imageApparently Microsoft took to heart the criticism that almost every review of Windows phone 7 had – that the applications had to restart every time that the lock screen was disabled. As we noted, developers do have access to disable the app from closing when the lock screen is enabled but they’ve gone a step further to make it easier to enable this (and now the user does not need to be notified as long as requirements are met). Here are the new requirements:

  • The minimum battery life of the phone must be greater than six hours while the application plays audio under a locked screen. If an application is not playing audio when the phone is locked, the application must remain idle while the phone screen is locked.
  • Applications that do not play audio under a locked screen: The minimum battery life of the phone must be greater than 120 hours while the application is running under a locked screen.

One other change deals with music and the goal is to let you keep listening to your music and not the app:

When the user is already playing music on the phone when the application is launched, the application must not pause, resume, or stop the active music in the phone MediaQueue by calling the Microsoft.Xna.Framework.Media.MediaPlayer class.
If the application plays its own background music or adjusts background music volume, it must ask the user for consent to stop playing/adjust the background music (e.g. message dialog or settings menu).

On the memory side they have also reduced the amount of RAM that an app can use (which should make apps faster, less laggy and easier on the battery while loading faster). They’ve also extended the ability to upload photos to third party sites that can integrate right into the photo viewer lie native apps.

You can get more details from the Windows Phone Developer Blog.


  1. Nice to see that Microsoft is focusing on battery life and memory with regard to 3rd party apps. But if the only reason is because their own built-in apps are so power and memory hungry the user experience will be dimished if anything else is running (think Sense) then they need to get back to the drawing board right quick or push the development of 2Ghz processors and fuel cells.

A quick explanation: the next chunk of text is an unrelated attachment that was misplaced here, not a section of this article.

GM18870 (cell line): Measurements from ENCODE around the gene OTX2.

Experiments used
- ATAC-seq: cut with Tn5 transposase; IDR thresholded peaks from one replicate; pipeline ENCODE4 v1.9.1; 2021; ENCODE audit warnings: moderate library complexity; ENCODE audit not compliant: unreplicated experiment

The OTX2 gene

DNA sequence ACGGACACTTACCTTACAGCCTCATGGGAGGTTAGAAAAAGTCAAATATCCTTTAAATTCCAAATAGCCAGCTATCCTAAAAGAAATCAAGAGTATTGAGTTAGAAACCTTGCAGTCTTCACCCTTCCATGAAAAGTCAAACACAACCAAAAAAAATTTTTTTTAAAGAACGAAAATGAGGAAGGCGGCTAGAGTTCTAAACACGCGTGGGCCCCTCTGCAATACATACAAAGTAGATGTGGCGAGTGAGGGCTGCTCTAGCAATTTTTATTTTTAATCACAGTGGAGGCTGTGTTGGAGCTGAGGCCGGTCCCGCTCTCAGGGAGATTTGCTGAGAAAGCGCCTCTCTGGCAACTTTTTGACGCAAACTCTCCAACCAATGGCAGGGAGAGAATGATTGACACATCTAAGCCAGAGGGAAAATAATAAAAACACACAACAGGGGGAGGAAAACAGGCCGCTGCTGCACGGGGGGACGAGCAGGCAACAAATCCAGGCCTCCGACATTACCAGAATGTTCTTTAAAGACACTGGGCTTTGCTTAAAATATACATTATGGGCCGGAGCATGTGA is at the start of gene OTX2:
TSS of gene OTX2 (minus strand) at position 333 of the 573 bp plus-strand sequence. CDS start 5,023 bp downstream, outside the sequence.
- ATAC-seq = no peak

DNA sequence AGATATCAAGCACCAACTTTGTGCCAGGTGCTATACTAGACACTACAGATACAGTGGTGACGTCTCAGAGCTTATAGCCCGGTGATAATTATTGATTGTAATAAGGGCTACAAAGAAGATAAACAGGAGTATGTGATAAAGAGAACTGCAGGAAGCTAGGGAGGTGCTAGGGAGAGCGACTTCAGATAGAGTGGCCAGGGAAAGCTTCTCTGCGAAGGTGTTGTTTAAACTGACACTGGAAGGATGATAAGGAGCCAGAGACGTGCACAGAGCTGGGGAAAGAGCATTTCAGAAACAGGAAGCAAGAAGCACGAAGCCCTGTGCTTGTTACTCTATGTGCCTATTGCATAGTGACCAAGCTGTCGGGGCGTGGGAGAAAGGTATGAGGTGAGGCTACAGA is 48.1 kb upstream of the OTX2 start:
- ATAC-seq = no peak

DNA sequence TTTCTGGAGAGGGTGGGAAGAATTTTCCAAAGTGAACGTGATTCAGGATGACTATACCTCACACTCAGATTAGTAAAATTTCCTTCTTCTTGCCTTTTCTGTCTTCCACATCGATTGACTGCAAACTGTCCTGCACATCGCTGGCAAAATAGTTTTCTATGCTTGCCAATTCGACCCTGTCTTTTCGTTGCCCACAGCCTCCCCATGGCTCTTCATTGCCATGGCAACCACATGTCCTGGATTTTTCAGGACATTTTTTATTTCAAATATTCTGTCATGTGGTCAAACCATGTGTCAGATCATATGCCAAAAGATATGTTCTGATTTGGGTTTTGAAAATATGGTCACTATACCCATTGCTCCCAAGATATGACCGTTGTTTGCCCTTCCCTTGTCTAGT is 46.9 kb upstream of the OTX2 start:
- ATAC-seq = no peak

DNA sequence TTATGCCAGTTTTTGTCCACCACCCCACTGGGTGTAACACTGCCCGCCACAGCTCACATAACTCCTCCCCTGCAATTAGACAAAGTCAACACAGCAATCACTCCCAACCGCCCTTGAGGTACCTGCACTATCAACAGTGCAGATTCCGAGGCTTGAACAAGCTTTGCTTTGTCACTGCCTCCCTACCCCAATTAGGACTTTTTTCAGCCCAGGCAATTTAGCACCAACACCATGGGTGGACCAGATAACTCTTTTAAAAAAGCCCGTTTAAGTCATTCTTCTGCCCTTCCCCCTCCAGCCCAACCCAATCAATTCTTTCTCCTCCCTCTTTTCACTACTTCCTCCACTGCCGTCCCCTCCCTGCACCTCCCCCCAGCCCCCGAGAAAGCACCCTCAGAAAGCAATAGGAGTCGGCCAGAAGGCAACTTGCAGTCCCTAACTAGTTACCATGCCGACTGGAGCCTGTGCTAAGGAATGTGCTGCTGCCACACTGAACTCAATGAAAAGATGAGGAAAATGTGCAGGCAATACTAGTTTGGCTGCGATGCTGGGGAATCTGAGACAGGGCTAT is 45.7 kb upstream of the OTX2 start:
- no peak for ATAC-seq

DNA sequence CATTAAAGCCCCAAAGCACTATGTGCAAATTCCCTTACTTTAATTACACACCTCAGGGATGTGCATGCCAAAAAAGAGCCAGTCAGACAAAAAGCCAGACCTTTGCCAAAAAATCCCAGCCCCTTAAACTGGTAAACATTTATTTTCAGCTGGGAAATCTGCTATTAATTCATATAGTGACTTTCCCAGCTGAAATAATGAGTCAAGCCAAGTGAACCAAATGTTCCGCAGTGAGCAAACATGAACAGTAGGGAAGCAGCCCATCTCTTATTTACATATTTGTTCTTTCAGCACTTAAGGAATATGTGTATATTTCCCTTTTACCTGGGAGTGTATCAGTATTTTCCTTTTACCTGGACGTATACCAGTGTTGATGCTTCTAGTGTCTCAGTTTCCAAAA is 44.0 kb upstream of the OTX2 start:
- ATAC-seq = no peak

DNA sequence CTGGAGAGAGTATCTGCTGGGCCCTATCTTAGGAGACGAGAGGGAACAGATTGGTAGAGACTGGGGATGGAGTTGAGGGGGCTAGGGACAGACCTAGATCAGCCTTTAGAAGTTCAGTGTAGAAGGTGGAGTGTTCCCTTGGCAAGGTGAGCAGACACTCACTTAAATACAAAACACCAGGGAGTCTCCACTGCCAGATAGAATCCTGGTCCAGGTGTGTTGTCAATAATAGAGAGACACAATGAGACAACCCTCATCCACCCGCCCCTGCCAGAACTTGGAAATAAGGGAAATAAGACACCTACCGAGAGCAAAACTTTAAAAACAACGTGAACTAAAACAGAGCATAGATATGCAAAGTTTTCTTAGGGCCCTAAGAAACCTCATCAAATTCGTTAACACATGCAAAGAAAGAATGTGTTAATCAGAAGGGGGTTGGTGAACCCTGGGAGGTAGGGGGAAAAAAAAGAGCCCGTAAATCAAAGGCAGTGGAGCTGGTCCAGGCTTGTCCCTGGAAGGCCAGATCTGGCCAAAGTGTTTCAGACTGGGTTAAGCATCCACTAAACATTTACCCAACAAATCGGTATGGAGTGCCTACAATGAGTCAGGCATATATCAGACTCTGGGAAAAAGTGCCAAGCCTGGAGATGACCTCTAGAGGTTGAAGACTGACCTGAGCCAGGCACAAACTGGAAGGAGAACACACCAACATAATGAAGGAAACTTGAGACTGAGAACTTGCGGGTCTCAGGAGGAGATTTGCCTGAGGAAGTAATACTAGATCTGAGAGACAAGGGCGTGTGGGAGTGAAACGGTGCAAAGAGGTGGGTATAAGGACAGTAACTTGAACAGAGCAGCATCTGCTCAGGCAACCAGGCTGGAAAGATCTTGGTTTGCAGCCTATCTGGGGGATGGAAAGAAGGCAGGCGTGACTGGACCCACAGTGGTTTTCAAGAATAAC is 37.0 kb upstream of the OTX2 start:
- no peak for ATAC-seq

I don’t expect we will have any real tools to analyze WP performance (no task manager, etc.) so when you launch a 3rdParty app and your phone becomes sluggish, you are going to blame the app. While the real culprit may be the OS using 98% of available resources. Looking forward to some real world feedback.

  2. Battery life is a very important issue and i’m glad they are carefully watching what they allow to go on. I need my active user experience to be enjoyable far more than I need perceived must haves that are used seldomly.

  3. @jimski: I think your fear is MS’s fear. They have optimized the hell out of the OS (and that’s why there’s only one chip you can use at this time) so they now what the OS can do. The reason to prevent multitasking and ‘bad’ apps is that they don’t want them to ruin the experience of the OS. It’s the opposite of Android that let’s anything and everything run until you have no battery left. MS is being careful to not let developers ruin what they’ve done and I think from all indications the battery life on WP7 is in line with other smart phones and the snappiness of the phones is top notch. They won’t let third party apps ruin that.

Comments are closed.